Monday, September 13, 2010
"THE CHRONOSCOPE" REVIEW
Now this is how a historical mockumentary is done. Immaculately constructed or altered 1930s footage discussed by actors that seem to have crawled straight from the archives of the top European universities build a narrative that slides effortlessly in and out of history.
Charlotte Keppel (Serena Brabazon), is an Irish female scientist at a time in history when neither females nor the Irish were looked on very highly. During the rise of the Third Reich, science (both real and crackpot), was exploding. It was the time of Einstein and of Hitler. It was on this treacherous and often friendly stage that Charlotte unveiled her great and later marginalized contribution to human history, the chronoscope. Capable of capturing waves of energies past, the chronoscope could accurately reconstruct the images of history the way a television captures broadcast programming. Imagine a world stripped of pretense and lies, a species forced to confront its past exactly as it was, void of gloss and glory.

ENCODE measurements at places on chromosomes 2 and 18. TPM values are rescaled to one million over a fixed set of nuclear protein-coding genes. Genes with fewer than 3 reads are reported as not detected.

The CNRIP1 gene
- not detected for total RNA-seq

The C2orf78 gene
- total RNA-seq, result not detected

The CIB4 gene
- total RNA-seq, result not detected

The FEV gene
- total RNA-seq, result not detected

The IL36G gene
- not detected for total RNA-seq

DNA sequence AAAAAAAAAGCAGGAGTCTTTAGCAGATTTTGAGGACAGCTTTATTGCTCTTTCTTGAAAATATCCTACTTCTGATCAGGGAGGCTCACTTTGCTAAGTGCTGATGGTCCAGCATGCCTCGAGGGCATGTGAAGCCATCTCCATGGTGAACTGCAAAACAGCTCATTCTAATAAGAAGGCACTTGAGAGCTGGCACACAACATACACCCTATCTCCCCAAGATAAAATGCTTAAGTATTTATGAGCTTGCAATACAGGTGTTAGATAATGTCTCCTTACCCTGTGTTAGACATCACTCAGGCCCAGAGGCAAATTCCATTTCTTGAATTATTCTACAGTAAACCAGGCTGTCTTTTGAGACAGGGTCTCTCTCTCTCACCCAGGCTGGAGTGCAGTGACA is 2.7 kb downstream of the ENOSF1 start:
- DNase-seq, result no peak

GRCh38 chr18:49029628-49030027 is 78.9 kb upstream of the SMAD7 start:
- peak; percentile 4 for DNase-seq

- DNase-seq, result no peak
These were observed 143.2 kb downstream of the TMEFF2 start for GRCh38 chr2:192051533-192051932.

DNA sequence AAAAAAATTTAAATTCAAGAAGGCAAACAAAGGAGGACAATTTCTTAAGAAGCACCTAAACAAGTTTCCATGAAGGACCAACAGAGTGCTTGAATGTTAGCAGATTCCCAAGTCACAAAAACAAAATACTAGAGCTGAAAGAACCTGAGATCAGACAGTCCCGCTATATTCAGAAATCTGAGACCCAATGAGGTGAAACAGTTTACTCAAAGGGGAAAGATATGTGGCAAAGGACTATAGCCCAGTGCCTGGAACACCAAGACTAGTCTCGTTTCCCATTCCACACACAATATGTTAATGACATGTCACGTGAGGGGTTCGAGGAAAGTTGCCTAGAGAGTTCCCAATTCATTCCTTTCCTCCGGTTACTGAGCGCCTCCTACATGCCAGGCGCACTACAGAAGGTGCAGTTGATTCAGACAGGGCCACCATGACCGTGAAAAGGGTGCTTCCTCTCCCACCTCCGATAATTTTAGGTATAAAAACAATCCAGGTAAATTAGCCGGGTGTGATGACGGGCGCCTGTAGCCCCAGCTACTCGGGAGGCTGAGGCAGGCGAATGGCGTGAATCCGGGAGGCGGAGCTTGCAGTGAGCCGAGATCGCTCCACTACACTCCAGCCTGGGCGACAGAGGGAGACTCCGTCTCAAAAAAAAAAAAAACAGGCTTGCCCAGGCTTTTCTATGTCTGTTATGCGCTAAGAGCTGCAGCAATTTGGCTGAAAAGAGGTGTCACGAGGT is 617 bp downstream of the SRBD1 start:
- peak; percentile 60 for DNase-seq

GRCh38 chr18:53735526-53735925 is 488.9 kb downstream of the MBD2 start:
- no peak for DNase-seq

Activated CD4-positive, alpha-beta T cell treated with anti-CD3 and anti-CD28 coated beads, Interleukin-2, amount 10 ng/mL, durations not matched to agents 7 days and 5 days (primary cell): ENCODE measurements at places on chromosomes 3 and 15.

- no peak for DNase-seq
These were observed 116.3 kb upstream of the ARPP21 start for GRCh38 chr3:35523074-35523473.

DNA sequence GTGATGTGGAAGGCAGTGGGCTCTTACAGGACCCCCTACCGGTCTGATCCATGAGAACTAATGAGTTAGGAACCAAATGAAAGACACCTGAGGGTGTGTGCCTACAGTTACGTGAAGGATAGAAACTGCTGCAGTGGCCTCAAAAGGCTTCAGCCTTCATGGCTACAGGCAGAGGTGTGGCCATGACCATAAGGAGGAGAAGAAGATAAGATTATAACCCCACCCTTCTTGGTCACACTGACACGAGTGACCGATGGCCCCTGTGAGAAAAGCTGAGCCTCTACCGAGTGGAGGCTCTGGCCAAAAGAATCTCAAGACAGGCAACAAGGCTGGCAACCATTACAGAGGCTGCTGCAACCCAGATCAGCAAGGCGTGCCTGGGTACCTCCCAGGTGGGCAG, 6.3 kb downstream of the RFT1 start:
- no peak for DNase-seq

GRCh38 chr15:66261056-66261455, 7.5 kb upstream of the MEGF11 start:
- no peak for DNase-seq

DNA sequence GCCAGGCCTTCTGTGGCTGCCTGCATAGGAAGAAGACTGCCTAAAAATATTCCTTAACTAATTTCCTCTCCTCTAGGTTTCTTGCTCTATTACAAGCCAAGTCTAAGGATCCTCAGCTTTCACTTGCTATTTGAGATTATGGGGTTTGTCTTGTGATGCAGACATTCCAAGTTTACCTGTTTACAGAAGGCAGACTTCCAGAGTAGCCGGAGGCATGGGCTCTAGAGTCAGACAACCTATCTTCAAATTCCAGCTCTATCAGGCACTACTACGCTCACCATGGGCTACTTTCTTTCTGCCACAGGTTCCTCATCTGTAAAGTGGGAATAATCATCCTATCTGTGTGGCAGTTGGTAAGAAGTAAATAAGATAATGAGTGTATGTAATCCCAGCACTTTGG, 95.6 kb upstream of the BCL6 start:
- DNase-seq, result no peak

Beautifully narrated by actor, Jeremy Irons, "The Chronoscope" forces audiences to ask themselves, who would I be if I could not escape my past? One may even come to realize, with sadness, why Charlotte Keppel was wiped from the pages of history.